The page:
Hey Stu! I’m in the midst of preparing for my first competition, currently 5 weeks out and unfortunately will have to serve the army for 6 days during my 4th week out of competition (a call-up period for conscription). During these 6 days, I will have no access to any gym but will still be able to do cardio (running and posing). I also intend to bring in my own food (mostly sweet potatoes, tuna and protein powder).
What changes if any, will you recommend me to make on my own caloric intake, or exercise regime? I’m currently carb cycling with 300/200/120 carbs, fats around 60, protein around 200 and weighing in at 136 lbs. I have been doing cardio 10 times a week (posing every night and 3 sprint workouts a week) and lifting weights 6 times a week.
I intend to drop my carbs to around 120 for that 6 days and keep my cardio the same. [/quote]
I know there are a few other questions/comments I have to get to, but I figure that yours is most time-sensitive, so let me address it first.
No competitor wants real life to get in the way of a contest prep, but sometimes there’s not much we can do about it. In your case, the fact that you’ll be able to still control your food intake and cardio (which is pretty important at 4 weeks out) is a good thing. The issue you can’t control is the weight training. Luckily, the point of weight training during a contest diet is to stimulate the body to continue sending nutrients to the muscle tissue in order to prevent the body from reabsorbing it.
As this situation doesn’t always require large amounts of work volume, any little bits of muscle work can hopefully alleviate any horrible scenarios you had playing out in your head (pushups, pullups, stairs…)
Your idea to cut carbs would be viewed as sound by most people. It is after all the preferred fuel source for gut wrenching workouts and interval cardio. The flip side of the carbohydrate dilemma is that it also allows your body to spare burning through muscle tissue. This is why you’ll find so many unassisted bodybuilders never going full ketogenic, even if they do have to drop fairly low for several days at a time. Losing LBM is the surest way to put the brakes on what would be steady fat loss.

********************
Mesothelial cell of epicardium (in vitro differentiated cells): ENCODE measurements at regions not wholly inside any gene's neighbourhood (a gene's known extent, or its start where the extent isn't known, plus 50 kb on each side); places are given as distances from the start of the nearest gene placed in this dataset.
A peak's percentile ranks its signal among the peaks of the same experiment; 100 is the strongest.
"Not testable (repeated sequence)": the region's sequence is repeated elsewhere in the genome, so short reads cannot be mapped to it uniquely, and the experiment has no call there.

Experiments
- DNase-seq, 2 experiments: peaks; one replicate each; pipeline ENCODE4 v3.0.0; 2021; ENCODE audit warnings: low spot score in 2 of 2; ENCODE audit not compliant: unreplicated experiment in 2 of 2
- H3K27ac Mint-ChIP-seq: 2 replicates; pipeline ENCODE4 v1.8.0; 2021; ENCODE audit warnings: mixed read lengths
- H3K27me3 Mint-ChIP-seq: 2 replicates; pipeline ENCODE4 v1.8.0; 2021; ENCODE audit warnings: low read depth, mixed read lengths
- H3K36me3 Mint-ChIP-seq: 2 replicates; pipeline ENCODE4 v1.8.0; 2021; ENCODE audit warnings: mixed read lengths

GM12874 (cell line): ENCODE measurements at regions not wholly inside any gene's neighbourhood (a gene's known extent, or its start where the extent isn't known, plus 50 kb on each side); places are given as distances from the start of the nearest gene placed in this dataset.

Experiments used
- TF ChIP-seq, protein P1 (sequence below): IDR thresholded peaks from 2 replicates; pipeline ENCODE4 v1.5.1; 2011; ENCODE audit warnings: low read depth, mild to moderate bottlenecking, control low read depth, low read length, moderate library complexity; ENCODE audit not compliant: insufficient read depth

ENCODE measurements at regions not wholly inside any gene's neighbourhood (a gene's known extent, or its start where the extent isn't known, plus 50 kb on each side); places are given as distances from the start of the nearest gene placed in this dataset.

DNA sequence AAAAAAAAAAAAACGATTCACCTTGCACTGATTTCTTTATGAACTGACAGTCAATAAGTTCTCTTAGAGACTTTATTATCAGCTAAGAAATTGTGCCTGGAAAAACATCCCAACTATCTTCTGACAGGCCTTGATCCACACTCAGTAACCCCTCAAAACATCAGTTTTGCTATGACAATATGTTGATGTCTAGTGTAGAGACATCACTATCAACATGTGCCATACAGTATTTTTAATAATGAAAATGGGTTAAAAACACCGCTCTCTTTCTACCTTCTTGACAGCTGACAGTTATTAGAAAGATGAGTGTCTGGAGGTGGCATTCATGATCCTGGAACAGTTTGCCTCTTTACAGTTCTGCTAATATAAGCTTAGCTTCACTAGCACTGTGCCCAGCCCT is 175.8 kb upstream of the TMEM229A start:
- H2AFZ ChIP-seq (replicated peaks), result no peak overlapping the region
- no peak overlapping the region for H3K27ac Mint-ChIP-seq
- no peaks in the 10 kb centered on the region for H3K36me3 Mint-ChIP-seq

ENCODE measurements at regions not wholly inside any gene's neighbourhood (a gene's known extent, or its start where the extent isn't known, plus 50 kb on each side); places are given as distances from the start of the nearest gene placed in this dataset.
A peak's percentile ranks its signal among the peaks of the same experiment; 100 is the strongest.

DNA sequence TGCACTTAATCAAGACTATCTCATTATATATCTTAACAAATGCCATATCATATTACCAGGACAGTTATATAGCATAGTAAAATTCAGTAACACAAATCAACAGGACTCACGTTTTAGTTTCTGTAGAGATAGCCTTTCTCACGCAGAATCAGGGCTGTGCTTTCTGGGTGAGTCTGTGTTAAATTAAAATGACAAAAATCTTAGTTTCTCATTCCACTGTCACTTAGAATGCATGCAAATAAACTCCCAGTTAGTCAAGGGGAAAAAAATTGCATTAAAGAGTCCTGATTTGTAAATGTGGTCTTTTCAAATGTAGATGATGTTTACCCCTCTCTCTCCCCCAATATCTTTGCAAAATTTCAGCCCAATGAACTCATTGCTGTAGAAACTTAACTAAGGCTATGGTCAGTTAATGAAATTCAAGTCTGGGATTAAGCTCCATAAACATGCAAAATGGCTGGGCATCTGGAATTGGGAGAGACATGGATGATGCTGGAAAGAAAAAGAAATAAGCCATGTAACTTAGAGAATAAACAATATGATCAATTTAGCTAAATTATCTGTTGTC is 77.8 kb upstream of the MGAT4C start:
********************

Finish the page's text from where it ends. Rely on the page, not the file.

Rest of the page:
The longer I competed, the more I realized that I could keep my carb intake higher, so long as I was in a sufficient caloric deficit, and my body had a reason to continue sending nutrients to my muscles. Without getting into how many cals or glycogen I was actually burning through with my workouts, as long as I was progressing without stalls, I knew my intake and my expenditure were balanced enough to keep moving forward. The 180 g carb drop you’re proposing comes out to a little over 700 cals. How many you actually need to power through a training session is unknown to me, but you’re still going to need to deal with a good number of cardio, sprint, and posing sessions.
Two things can come out of your proposed approach:
1- Things work perfectly, and your adjustment of carbs/cals fits the difference of removing weight work. Additionally, you have enough glycogen stored, and enough carbs coming in at targeted points to prevent any excessive muscle loss.
2- Your body doesn’t like going 6 days on such low carbs (you’ve been cycling, so think of how many days you truly go ‘low’ without a bump), and aside from the weight drop you will undoubtedly see from the water shift, you sacrifice a bit of muscle in the process.
So, my suggestions, knowing nothing about your training, previous week’s stats, #s, etc…
-Definitely drop carbs to some degree for SOME of those days. Especially if you cannot even work in any type of weight-bearing work to substitute for muscle-retention purposes.
-Do NOT go a full 6 days on your ‘low’ #s. Your body is not used to it, and the real benefit of carb cycling is to prevent metabolic slowdown (and a whole list of hormonal, and psychological benefits as well)
I’ve had clients who have made use of traditional cyclical diets (high, medium and low), and when things get rough, and we’re digging in towards the end, we will sometimes just cycle between low and medium for a week or two in order to really goad the body into progress.
Remember, the trick isn’t being the biggest competitor in the off season, it’s retaining the most muscle en route to the stage!
Good Luck, hope my thoughts were helpful.